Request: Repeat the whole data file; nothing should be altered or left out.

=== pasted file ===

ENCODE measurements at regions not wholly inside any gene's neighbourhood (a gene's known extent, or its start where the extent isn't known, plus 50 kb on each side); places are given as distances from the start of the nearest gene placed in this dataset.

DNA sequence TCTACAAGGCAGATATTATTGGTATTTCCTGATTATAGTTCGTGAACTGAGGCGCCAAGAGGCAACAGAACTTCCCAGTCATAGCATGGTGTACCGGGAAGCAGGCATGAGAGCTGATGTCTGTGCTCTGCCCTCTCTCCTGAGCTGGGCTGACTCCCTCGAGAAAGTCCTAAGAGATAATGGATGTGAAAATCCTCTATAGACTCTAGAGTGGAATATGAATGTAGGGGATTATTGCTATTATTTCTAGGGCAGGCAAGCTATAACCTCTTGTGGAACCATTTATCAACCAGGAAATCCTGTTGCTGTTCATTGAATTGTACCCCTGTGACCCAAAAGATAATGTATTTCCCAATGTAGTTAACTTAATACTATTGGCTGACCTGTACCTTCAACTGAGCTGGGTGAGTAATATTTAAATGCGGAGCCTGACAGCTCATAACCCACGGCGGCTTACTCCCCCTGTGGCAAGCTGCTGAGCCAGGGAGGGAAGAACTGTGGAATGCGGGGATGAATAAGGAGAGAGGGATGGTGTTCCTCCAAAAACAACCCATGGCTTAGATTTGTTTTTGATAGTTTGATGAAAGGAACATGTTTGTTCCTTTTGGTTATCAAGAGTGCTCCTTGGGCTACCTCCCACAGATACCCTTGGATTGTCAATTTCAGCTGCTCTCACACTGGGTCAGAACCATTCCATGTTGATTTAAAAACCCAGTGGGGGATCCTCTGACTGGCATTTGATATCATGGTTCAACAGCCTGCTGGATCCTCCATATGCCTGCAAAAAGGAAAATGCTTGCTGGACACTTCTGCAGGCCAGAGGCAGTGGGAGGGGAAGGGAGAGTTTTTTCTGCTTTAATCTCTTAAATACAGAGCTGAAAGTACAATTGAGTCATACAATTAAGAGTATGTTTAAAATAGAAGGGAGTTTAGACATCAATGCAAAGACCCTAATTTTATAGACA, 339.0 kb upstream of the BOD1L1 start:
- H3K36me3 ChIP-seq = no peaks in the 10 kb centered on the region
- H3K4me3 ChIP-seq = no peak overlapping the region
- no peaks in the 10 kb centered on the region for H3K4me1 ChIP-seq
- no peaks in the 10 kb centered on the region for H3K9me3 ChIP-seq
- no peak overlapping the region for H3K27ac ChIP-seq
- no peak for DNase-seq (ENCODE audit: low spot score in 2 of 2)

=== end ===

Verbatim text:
ENCODE measurements at regions not wholly inside any gene's neighbourhood (a gene's known extent, or its start where the extent isn't known, plus 50 kb on each side); places are given as distances from the start of the nearest gene placed in this dataset.

DNA sequence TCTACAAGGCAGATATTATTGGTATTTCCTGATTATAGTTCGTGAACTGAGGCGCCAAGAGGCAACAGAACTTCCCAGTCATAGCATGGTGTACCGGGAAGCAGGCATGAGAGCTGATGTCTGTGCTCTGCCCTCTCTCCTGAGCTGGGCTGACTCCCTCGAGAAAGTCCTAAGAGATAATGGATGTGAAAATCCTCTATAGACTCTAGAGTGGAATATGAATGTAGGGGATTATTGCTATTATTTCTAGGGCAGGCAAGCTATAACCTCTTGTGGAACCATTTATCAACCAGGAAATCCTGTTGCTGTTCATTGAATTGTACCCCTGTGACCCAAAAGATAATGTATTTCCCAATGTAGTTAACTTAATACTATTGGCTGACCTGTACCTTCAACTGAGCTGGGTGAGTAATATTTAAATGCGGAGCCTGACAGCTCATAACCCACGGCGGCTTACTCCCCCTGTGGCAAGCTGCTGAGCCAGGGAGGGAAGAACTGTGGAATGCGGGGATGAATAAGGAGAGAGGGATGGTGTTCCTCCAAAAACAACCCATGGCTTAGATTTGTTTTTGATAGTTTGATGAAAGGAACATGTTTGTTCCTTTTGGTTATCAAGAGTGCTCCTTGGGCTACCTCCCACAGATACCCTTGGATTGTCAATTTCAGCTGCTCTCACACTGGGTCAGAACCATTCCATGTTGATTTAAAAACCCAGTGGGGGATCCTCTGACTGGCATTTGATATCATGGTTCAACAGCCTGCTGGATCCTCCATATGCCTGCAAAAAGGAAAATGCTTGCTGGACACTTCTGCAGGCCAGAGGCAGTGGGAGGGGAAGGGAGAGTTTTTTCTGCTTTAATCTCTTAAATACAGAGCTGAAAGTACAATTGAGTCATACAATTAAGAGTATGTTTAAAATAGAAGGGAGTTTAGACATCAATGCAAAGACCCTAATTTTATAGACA, 339.0 kb upstream of the BOD1L1 start:
- H3K36me3 ChIP-seq = no peaks in the 10 kb centered on the region
- H3K4me3 ChIP-seq = no peak overlapping the region
- no peaks in the 10 kb centered on the region for H3K4me1 ChIP-seq
- no peaks in the 10 kb centered on the region for H3K9me3 ChIP-seq
- no peak overlapping the region for H3K27ac ChIP-seq
- no peak for DNase-seq (ENCODE audit: low spot score in 2 of 2)